Sunday April 15, 2012In the end, Dwayne Schintzius found perspective and peace
Updated: 5:07pm, April 16
Updated: 5:07pm, April 16
TAMPA, Fla. -- He was the biggest basketball player in University of Florida history. One of the most controversial, too.
Dwayne Schintzius died Sunday.
The 7-foot-2, 260-pound behemoth who helped lead the University of Florida’s first ventures into the NCAA Tournament more than two decades ago, passed away after a lengthy battle with leukemia.
Schintzius, 43, was surrounded by his parents, Ken and Linda, and his brother Travis, also a former UF basketball player, when he died at 2:45 p.m. at the Moffitt Cancer Center on the campus of the University of South Florida. It was at Moffitt that the former Gators star underwent a bone-marrow transplant in 2009 after first being diagnosed with Chronic Myelomonocytic Leukemia.
Though declared cancer-free following the first transplant, the symptoms returned earlier this year. A second bone-marrow transplant produced complications that eventually led to respiratory failure.
“He’s at peace now,’’ Travis Schintzius told The Tampa Tribune. “He’s not suffering any more. Now he’s probably cracking jokes and making people laugh in heaven.’’
The only player in Southeastern Conference history to total at least 1,500 points, 800 rebounds, 250 assists and 200 blocks, Schintzius finished his UF career with 1,624 points, currently seventh on the school’s all-time scoring list.
That number, of course, could have been significantly higher were it not for the tumultuous final 1989-90 season when Coach Norm Sloan and his staff -- including assistant Monte Towe, who recruited Schintzius, a McDonald’s All-American out of Brandon High -- was fired amid an ugly NCAA investigation and was replaced by interim coach Don DeVoe.
DeVoe inherited the bulk of a team that won the school’s first SEC basketball title the year before, but his rigid structure clashed mightily with the returning players, none more so than Schintzius. The All-SEC center quit the team in midseason.
“No one can argue that Coach Sloan and Coach Towe were easy to play for, and to them you had to accept the coach as the absolute authority and their word as final,” Schintzius said in a memorable statement released through the school. “But that does not mean I must sail under the authority of Captain Ahab. If you can play for Coach Sloan, you can play for almost anyone ... almost anyone.”
That was Schintzius. For 3 1/2 seasons (1987-90), he did it his way -- under that crazy haircut known as “The Lobster” (photo left) -- and with no apologies on his way to being a first-round draft pick of the San Antonio Spurs and playing for six teams in nine years in the NBA, mostly as a seldom-used reserve and fighting injuries along the way, including a severe back ailment.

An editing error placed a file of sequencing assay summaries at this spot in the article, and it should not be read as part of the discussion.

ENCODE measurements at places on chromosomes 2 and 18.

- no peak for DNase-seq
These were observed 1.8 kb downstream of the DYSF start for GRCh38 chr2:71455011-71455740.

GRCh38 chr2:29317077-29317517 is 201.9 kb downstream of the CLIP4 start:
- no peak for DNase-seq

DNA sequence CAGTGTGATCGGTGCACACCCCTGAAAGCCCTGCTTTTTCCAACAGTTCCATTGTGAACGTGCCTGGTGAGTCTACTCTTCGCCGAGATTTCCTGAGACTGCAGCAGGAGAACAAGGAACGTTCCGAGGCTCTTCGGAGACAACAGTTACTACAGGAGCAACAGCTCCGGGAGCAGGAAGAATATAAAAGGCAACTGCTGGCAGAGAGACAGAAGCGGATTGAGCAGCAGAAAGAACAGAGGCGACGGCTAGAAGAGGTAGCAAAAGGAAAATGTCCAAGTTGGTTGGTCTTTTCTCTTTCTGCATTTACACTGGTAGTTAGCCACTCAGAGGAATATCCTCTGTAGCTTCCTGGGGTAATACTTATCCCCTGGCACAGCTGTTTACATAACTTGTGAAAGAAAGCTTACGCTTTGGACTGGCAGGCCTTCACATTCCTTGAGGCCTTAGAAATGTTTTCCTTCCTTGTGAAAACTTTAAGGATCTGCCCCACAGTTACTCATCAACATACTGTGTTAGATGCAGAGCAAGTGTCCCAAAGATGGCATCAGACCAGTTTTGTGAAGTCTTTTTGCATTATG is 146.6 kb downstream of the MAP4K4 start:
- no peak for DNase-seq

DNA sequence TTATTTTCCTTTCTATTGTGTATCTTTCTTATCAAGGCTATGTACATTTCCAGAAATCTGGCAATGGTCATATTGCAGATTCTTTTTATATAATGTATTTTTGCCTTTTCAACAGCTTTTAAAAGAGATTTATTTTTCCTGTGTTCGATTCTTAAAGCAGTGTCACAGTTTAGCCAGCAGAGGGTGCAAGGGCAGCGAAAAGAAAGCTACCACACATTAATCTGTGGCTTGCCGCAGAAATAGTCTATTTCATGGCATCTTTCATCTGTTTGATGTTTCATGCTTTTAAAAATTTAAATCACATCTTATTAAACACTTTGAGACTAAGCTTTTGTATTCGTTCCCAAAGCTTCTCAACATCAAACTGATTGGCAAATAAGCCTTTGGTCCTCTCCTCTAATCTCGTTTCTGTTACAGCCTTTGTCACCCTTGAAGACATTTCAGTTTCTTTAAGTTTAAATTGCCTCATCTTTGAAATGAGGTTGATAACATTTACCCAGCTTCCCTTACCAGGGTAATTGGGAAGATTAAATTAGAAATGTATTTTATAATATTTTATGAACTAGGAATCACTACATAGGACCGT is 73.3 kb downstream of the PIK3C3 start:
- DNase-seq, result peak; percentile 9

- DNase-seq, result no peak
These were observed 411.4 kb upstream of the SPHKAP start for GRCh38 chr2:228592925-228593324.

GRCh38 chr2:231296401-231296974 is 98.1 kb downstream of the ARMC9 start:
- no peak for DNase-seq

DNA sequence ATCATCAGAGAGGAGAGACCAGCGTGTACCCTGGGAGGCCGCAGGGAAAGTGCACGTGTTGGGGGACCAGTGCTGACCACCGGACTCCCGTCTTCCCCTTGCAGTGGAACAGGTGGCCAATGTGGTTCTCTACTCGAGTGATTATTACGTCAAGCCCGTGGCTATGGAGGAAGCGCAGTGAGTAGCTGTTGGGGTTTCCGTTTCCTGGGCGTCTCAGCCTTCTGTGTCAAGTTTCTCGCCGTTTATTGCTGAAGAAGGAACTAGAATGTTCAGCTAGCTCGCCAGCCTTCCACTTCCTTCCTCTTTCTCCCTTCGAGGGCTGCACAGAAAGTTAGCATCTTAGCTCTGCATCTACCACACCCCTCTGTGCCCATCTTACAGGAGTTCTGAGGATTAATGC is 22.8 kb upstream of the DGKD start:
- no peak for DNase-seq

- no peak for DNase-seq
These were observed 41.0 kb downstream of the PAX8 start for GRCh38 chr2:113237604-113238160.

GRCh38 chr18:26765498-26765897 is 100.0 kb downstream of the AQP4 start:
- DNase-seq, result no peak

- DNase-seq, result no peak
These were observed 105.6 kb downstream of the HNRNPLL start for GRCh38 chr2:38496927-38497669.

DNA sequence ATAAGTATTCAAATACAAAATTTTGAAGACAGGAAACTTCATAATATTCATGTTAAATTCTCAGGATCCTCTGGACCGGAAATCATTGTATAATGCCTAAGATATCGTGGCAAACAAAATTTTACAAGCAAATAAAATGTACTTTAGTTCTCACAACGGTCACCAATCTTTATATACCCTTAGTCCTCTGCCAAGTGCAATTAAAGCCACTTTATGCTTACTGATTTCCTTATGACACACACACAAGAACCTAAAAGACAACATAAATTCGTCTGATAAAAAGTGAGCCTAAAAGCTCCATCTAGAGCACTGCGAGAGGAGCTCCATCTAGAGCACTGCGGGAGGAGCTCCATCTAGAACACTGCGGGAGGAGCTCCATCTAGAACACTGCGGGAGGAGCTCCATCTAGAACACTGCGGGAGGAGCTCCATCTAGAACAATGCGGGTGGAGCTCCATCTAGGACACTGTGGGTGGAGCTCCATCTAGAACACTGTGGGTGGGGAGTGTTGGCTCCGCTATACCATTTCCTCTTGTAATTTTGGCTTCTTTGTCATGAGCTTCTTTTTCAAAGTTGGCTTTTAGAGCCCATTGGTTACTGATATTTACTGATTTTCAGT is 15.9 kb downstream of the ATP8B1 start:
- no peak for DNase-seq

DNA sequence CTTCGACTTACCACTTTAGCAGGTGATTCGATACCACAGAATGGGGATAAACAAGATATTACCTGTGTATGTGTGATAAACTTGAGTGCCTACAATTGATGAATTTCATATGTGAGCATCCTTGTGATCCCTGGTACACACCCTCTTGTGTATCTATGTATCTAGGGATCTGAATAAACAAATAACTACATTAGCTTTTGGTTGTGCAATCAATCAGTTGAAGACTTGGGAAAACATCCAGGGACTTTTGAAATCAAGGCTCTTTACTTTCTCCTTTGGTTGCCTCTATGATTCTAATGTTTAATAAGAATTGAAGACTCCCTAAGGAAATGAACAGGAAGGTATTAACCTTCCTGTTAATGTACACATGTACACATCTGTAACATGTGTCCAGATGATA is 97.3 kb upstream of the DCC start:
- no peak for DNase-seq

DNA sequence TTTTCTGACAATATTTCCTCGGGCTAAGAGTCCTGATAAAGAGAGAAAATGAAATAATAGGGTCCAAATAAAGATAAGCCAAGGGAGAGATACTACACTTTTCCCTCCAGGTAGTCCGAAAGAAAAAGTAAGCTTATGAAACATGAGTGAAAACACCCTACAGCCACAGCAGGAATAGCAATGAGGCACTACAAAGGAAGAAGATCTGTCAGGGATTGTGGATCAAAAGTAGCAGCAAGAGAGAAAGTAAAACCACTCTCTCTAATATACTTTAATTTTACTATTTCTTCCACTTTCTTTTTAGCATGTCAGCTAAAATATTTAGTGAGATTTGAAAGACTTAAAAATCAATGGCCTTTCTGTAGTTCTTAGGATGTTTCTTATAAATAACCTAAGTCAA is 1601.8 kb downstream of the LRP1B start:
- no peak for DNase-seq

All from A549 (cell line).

In a moment famously chronicled by Sports Illustrated, a UF student once approached Schintzius on campus and asked him how the weather was up there?
Schintzius spit on him.
That’s the Schintzius many remembered, but it wasn’t the person who matured over the years.
“I look back on my life, and I didn’t like myself ... I like myself now,” Schintzius told me in 2007 when I interviewed for a story (that's me posting him up in the above photo) in The Orlando Sentinel marking the 20-year anniversary of UF’s first NCAA Tournament berth. “I made a lot of mistakes back then, but I was a kid. And those mistakes got blown out of proportion because of who I was. If I had to do it all over again, I’d do some things differently. But that’s not how life works.”
In time, Schintzius mended his fences with the Gators. In 2011, he was invited back to take a bow -- after beating cancer the first time -- before a packed O’Connell Center during a Florida-Georgia game.
“No matter what happened, I’ve always been proud to be a Gator,” Schintzius said at the time.
Schnitzius, who averaged 2.7 points and 2.5 rebounds in his nine NBA seasons, spent his post-basketball career working on a variety of ventures, including stints as an actor. He also worked himself into great shape and recently published a fitness book.
When I interviewed him five years ago, we met at a barbecue restaurant in Brandon. To prove his fitness and agility, Schintzius climbed out of the booth, asked a waitress to back away, then proceeded to kick his foot above his head and tap it on the 9-foot ceiling.
An elderly man walking into the restaurant was stunned. No, he did not ask about the weather, but he did hit Schintzius with a question that would have set the big guy off in his college days.
“How tall are you, son?”
Schintzius extended his hand.
“Two-point-two meters, sir,” he said. “I’m Dwayne. It’s very nice to meet you.”
RIP, No. 33.